One of the best ways to get a debate going into the entrepreneurial world is to throw the “Nature versus Nurture” hand-grenade into a conversation. The question is whether you are born with innate entrepreneurial talent or whether you can be taught to operate like an entrepreneur.
Fred Wilson of Union Square Ventures, Jason Calacanis, founder of Mahalo.com, and Mark Suster of GRP Partners, have all weighed in on the nature side – you’re born being an entrepreneur or you’re not.
This Tuesday, April 20th Stanford’s Business Association of Stanford Entrepreneurial Students will be sponsoring a panel discussion on Nature Versus Nurture and Entrepreneurship. Mark Suster, Vivek Wadhwa and Patrick Chung, Partner at New Enterprises Associates will be debating. I’ll be the moderator (referee).
Since I get to ask questions but not talk, I’ll weigh in with my two cents here.
What’s An Entrepreneur?
Most of the nature versus nurture conversations start by defining the characteristics of an entrepreneur: risk taking, tenacity, resilience, confidence, competiveness, belief in ones self, ability to construct a vision, reality distortion field, etc. The conversation then goes into making the case whether these can be taught or you’re born with them.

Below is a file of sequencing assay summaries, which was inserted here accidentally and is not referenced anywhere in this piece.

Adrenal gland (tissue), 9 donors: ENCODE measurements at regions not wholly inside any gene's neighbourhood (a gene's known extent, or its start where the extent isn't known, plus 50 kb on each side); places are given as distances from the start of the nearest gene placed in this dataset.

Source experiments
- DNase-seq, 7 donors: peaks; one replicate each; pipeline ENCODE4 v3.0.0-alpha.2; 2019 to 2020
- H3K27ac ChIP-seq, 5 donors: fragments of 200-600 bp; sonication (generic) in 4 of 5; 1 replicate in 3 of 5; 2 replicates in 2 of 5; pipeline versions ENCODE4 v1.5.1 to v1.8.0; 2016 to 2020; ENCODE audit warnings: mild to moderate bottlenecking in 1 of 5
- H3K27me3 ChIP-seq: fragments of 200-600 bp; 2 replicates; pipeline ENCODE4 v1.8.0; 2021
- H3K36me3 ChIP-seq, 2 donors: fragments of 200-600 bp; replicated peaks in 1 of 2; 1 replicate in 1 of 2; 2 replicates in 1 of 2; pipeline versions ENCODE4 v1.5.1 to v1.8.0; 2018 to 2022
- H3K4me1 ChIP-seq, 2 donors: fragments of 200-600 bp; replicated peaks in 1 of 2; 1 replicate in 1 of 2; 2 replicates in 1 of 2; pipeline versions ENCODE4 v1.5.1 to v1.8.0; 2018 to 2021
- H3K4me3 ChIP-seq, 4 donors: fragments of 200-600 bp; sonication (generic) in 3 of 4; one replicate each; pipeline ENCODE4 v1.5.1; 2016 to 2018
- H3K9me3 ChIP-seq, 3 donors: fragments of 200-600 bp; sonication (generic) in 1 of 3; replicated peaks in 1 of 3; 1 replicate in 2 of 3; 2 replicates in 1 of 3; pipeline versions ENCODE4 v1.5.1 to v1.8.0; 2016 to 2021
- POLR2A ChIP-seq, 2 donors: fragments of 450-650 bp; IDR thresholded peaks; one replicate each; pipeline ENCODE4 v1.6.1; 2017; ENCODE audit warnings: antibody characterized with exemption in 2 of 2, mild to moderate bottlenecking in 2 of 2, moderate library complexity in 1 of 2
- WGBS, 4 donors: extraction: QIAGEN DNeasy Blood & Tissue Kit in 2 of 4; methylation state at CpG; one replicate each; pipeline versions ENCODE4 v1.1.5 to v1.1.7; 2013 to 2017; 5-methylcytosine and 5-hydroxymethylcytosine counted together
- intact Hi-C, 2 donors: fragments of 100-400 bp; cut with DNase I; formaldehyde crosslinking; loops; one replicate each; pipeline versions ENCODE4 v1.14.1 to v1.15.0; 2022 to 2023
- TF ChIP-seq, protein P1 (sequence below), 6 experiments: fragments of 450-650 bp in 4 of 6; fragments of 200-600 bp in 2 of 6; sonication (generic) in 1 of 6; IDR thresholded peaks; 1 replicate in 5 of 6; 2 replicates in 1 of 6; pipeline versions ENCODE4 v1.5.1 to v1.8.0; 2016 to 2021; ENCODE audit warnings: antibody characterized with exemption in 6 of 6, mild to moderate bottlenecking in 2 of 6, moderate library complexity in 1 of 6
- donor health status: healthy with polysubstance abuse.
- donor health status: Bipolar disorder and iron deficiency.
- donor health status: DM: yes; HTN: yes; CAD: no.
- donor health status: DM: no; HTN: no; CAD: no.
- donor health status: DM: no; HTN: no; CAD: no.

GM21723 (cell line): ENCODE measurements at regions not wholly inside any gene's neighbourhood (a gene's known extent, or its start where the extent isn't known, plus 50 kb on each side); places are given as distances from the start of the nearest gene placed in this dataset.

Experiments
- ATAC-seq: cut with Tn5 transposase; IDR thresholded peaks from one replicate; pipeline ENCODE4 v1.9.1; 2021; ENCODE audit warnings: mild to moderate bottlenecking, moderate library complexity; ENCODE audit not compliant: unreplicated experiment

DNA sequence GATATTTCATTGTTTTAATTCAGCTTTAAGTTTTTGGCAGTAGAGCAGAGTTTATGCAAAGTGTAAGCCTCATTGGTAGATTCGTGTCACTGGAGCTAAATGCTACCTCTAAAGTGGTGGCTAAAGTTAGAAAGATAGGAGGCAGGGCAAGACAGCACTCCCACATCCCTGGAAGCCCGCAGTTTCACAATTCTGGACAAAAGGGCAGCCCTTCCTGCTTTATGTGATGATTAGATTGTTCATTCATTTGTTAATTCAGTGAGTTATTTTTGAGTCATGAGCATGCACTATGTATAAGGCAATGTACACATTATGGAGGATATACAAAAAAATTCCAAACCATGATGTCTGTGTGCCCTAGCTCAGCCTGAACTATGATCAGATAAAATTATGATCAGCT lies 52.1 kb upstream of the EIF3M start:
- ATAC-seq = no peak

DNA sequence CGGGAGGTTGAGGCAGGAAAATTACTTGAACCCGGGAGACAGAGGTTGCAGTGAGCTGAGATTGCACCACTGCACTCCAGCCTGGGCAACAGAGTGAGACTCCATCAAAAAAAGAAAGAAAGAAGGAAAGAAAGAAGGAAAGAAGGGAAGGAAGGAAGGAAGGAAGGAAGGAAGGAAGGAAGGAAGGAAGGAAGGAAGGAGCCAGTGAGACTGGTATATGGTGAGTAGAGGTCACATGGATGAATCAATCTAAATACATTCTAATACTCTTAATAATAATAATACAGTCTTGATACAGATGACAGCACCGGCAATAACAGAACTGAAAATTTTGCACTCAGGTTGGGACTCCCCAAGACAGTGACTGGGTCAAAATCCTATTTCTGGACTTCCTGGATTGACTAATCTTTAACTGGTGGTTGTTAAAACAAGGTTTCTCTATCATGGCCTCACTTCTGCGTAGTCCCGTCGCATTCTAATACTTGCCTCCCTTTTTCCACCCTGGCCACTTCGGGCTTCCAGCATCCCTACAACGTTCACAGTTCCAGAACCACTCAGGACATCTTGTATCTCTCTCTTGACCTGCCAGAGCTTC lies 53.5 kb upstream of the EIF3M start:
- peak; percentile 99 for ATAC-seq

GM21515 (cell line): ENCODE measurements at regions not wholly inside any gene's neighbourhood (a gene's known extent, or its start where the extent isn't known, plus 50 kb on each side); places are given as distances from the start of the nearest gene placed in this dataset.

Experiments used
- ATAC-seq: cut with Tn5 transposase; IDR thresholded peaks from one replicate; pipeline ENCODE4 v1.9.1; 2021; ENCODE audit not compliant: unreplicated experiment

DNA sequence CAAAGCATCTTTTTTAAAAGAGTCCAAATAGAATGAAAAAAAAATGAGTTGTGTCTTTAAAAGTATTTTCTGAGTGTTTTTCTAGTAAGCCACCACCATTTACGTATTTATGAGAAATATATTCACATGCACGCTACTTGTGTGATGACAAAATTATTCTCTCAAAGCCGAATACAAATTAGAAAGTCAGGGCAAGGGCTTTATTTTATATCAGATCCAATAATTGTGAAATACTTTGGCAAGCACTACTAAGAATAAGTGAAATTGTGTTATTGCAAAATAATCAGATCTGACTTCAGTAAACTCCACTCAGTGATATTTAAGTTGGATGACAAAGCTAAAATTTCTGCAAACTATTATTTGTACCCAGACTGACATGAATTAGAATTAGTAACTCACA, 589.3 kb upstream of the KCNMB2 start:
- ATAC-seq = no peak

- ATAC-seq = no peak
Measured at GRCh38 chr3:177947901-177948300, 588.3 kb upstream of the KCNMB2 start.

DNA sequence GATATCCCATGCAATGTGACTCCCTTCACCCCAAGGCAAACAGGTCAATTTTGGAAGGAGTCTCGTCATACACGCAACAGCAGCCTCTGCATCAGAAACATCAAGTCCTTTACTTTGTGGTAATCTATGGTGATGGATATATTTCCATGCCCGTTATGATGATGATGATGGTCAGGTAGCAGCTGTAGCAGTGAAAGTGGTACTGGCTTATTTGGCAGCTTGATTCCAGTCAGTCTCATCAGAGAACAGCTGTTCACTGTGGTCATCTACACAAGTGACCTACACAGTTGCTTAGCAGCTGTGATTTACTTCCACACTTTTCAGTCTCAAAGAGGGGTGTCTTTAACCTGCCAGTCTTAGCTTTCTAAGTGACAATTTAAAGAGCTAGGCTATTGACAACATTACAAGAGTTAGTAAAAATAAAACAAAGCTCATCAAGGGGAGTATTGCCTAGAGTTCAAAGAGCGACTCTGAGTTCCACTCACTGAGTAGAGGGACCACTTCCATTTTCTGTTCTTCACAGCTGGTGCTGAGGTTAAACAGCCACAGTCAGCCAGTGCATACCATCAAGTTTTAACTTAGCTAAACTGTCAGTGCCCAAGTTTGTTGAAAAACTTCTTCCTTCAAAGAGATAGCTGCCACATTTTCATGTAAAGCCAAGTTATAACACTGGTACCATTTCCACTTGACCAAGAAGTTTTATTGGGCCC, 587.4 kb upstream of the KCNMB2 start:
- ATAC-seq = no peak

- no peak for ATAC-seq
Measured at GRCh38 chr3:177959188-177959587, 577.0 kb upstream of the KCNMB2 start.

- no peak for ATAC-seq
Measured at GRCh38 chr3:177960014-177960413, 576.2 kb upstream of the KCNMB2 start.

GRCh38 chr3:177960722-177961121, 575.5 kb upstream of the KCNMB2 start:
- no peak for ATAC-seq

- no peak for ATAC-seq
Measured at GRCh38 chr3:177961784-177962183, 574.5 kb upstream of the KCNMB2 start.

It’s Nature – My DNA is Much Better Than Yours
The “it’s all about nature” point of view is pretty simple. You got the skills you were born with hardwired in your DNA.
There was a point in my life when it felt good thinking that I was born with skills that few others have. Heck, if there is one defining characteristic that all entrepreneurs do have it’s a healthy ego and the feeling that their skills are special and unique. How depressing to think that others could be trained to do what I could do.
Everything about my own career says I was born with it.
It’s Nurture – Of Course We Can Train You
On the other hand, there’s something un-American to think that you cannot rise above your genes and your station in life. The idea that the U.S. is an egalitarian society based on “All men are created equal” is what makes the country a magnet for so many. The nurture camp believes that with hard work and the right education anyone can learn to be an entrepreneur.
As I got older I realized that whatever I was born with was shaped by thousands of hours of my environment – a chaotic upbringing, learning how to work in a war zone, multiple mentors throughout my career, etc.
Everything about my own career says I was nurtured by my environment.
Blind Men and an Elephant
One of the common threads through the blogs on the Nature/Nurture subject is the tendency of the writers to take their personal experience and extrapolate it to others; the “I knew I was an entrepreneur since high school – therefore everyone else is” to make the nature case. Or the “My parents were in business, or I had a great set of mentors and teachers” to explain why nurture is correct.
Perhaps the Answer is Yes to Both